By solving this paper-clip-sized problem, she began to build political capital with those with outsize influence: the administrative assistants.

Lesson 2: Paint a picture of the future

Next, Marina set to work on winning over the rest of the agency and helping them see what was possible. She gathered key allies from throughout the department and began sketching out a vision for the agency on a series of Post-it notes. They asked big questions like:

  • What would it be like if the VA hired technologists inside the agency?
  • What would it be like if the VA were the home of the first US Digital Service Team?
  • What would it look like if the VA streamlined appeals and claim processes?
  • What would it look like if veterans could access all their services via one platform?

Based on those Post-its, Marina and her team made a well-designed publication detailing that vision that she could give to senior leadership after each of her initial meetings with them.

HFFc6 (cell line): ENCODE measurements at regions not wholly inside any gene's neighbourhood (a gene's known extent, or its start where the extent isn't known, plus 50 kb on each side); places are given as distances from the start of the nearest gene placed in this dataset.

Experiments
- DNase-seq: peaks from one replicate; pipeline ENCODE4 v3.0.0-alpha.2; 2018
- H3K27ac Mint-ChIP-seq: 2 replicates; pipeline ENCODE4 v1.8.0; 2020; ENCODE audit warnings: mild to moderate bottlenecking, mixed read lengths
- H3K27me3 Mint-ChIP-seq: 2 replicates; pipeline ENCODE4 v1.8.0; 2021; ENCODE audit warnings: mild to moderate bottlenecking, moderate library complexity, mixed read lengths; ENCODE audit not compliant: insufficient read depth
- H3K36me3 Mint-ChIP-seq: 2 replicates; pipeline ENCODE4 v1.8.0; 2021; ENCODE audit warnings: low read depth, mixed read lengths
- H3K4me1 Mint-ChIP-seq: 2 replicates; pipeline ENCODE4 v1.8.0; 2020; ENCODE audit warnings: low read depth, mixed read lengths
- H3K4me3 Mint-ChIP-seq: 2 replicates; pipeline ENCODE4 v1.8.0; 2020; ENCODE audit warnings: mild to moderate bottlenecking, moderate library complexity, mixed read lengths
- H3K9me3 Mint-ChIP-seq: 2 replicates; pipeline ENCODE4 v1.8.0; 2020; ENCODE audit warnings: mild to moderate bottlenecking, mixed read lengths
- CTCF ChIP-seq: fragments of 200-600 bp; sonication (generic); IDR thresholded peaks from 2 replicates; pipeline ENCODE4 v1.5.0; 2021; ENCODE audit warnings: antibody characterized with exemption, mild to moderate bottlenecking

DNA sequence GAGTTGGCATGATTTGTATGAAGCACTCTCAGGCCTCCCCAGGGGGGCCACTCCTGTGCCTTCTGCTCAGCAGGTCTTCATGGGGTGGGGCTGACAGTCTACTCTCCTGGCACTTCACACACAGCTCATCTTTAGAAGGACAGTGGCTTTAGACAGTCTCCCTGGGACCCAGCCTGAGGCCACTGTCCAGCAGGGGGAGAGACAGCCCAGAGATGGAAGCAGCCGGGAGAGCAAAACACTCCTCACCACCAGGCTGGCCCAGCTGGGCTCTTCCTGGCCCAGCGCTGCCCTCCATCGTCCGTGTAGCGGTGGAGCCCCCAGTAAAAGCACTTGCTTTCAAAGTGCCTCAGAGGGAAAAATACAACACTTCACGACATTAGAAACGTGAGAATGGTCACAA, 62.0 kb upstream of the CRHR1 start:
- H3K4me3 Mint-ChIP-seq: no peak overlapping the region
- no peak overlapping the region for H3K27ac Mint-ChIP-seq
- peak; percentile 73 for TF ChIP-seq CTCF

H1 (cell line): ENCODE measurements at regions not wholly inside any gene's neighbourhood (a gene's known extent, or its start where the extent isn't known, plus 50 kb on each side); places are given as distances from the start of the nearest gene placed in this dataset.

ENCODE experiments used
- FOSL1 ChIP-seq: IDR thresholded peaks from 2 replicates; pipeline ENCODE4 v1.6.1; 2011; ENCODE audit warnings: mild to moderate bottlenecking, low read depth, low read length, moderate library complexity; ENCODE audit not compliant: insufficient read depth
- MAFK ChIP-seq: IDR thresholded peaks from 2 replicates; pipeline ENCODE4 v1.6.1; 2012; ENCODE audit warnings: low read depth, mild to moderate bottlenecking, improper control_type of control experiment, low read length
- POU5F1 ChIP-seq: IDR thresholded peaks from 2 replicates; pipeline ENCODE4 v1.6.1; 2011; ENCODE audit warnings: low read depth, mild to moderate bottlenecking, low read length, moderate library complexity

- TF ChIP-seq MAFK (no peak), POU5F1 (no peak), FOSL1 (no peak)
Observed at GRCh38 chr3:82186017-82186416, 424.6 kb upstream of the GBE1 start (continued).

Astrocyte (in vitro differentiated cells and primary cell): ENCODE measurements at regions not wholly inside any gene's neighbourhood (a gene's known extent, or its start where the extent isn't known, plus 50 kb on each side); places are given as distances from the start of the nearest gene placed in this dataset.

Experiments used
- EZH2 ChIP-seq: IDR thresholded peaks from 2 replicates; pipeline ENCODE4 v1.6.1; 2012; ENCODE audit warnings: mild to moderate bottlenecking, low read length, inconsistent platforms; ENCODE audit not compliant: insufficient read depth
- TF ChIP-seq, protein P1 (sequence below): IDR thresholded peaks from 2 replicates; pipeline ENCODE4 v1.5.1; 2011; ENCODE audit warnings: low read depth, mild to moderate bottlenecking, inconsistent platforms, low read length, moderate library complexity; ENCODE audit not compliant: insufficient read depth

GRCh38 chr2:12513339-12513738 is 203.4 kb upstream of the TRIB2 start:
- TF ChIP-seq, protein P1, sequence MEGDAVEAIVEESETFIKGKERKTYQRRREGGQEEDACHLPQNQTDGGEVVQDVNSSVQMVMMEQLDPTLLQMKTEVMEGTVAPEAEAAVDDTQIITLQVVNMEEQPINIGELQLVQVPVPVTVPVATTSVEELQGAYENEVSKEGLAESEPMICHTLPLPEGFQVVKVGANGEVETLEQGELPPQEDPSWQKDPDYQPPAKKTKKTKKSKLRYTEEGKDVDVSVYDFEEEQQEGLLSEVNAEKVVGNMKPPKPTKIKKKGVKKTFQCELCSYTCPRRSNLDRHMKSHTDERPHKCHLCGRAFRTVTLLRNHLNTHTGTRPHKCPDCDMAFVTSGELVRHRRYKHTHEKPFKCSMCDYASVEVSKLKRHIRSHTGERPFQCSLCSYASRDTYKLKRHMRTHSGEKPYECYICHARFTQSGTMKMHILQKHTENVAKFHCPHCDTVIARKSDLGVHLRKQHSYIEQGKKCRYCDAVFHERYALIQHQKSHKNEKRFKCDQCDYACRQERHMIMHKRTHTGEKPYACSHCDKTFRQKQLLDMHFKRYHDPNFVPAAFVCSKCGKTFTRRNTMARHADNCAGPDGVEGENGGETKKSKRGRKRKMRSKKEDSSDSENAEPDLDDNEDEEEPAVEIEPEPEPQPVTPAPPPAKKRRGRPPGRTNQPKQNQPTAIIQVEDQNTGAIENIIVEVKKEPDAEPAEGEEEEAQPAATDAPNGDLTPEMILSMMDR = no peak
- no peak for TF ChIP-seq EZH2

A few weeks later at a senior leader offsite, Marina noted that every single person had the publication peeking out of their binder. When the Secretary read it, Marina was given a headcount of two.

Lesson 3: Never waste a crisis

A couple of months later, the VA planned to launch the GI Bill Comparison Tool, a new website that would help veterans understand how much money they had to go to college. This was the first site to be launched by the administration after Healthcare.gov, and like Healthcare.gov, it did not work.

In the ensuing panic, they remembered what Marina could do with a barcode and reached out to her and her small team, to see if they could help fix it. In just three days, they rebuilt the tool from scratch and put it on GitHub Pages to ensure that it wouldn’t go down in the short term. The tool has since been expanded and rebuilt with a different service, and has helped millions of veterans figure out their GI Bill benefits.